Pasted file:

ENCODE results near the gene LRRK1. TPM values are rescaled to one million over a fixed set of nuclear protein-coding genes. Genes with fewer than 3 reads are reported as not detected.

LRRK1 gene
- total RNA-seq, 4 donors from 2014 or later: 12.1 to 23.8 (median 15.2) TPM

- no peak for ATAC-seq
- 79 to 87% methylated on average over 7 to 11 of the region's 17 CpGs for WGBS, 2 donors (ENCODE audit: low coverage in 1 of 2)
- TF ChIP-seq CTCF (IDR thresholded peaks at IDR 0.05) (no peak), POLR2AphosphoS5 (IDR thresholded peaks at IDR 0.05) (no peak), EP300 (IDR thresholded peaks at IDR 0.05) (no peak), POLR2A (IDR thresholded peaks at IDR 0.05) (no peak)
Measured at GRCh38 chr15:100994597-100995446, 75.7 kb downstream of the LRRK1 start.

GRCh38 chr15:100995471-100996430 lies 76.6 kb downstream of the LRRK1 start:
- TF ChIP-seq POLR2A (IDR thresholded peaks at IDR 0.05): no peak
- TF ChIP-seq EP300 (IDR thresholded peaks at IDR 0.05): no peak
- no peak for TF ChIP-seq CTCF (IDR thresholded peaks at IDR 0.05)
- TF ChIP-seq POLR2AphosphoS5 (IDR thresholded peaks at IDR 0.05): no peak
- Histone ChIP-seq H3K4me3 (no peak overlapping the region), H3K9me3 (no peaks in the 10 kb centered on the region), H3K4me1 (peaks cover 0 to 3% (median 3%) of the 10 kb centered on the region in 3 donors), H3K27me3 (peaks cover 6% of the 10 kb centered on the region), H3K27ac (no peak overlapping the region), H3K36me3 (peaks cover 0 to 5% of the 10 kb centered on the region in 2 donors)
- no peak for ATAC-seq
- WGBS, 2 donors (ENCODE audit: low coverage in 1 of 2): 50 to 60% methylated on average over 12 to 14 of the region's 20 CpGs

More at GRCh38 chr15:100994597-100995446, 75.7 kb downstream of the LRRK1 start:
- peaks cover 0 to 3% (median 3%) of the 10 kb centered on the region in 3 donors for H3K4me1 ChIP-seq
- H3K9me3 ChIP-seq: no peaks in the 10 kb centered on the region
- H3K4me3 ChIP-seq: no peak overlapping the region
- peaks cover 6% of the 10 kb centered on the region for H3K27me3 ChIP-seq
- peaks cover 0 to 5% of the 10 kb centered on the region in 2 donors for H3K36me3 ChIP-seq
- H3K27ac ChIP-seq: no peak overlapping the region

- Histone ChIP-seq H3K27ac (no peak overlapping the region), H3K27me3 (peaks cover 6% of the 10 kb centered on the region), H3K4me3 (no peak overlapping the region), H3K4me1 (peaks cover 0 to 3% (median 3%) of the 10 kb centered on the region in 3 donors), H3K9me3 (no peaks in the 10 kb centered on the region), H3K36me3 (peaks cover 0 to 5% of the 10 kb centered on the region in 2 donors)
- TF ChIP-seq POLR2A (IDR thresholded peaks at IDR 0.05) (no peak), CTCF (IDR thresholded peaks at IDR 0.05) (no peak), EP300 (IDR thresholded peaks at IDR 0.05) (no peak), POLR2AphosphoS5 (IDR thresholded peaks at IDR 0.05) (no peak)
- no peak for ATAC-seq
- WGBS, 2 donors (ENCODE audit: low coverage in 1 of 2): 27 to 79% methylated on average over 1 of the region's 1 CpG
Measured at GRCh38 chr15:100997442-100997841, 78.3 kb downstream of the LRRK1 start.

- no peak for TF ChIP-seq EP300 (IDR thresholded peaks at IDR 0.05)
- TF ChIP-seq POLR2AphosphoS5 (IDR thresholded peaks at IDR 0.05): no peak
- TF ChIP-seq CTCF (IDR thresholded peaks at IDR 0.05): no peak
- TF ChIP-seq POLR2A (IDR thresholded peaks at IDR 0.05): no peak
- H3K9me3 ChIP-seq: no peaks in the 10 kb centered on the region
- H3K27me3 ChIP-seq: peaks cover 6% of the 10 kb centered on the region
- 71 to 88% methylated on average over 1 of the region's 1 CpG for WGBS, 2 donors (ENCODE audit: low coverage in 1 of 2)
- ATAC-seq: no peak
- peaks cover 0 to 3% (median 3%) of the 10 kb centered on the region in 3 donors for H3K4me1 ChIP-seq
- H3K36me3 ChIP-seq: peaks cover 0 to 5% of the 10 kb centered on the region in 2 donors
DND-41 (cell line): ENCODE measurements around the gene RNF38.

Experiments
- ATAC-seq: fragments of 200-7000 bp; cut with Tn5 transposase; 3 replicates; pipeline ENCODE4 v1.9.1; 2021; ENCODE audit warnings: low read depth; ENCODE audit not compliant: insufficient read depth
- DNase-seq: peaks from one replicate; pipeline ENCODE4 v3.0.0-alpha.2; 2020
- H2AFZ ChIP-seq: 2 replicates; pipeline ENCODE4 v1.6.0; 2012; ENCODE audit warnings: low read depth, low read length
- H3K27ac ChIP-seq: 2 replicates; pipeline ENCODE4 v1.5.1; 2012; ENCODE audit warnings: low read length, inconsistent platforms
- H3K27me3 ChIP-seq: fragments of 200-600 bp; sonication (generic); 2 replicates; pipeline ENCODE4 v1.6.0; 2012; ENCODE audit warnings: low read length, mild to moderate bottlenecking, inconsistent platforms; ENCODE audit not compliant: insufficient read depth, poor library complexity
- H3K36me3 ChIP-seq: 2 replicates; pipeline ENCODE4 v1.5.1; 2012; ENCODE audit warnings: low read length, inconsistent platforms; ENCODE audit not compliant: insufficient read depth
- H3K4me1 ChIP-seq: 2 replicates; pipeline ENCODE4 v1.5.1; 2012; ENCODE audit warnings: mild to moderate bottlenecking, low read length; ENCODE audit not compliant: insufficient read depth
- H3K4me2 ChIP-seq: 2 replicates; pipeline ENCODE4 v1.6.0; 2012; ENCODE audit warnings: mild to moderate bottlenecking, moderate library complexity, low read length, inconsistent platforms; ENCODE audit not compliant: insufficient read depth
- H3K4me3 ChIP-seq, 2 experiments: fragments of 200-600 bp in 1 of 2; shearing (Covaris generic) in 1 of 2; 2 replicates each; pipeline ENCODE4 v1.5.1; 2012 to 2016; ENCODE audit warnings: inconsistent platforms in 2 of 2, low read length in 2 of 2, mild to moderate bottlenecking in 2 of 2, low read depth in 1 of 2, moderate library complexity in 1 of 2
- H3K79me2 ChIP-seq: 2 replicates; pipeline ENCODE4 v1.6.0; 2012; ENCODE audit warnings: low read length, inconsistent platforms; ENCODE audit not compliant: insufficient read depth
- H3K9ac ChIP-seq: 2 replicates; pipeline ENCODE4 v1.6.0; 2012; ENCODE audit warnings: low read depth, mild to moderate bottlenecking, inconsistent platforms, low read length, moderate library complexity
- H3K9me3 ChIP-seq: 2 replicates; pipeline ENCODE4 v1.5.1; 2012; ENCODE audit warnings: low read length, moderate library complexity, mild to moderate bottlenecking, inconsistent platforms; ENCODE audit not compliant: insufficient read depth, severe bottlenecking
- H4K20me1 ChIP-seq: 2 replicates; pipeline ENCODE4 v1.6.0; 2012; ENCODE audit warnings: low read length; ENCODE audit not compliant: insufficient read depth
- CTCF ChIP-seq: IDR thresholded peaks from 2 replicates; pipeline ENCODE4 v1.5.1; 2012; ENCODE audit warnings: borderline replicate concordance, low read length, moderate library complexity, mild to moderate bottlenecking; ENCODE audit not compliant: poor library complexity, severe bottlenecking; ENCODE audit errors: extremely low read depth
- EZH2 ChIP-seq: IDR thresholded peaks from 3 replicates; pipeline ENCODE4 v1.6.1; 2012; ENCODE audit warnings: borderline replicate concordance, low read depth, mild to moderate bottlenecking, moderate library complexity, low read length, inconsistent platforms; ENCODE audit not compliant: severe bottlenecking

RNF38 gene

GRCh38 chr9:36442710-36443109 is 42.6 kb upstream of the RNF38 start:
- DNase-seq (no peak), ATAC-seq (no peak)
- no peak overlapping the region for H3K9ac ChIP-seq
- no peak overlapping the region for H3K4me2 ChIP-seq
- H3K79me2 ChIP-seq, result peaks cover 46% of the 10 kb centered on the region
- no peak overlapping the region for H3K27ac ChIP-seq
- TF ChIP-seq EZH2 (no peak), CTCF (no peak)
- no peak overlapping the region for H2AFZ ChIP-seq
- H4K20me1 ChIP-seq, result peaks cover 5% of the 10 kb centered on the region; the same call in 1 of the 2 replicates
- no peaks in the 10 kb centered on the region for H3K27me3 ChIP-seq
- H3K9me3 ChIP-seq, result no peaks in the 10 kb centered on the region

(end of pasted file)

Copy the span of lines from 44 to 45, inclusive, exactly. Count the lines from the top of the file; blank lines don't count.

- H3K27me3 ChIP-seq: fragments of 200-600 bp; sonication (generic); 2 replicates; pipeline ENCODE4 v1.6.0; 2012; ENCODE audit warnings: low read length, mild to moderate bottlenecking, inconsistent platforms; ENCODE audit not compliant: insufficient read depth, poor library complexity
- H3K36me3 ChIP-seq: 2 replicates; pipeline ENCODE4 v1.5.1; 2012; ENCODE audit warnings: low read length, inconsistent platforms; ENCODE audit not compliant: insufficient read depth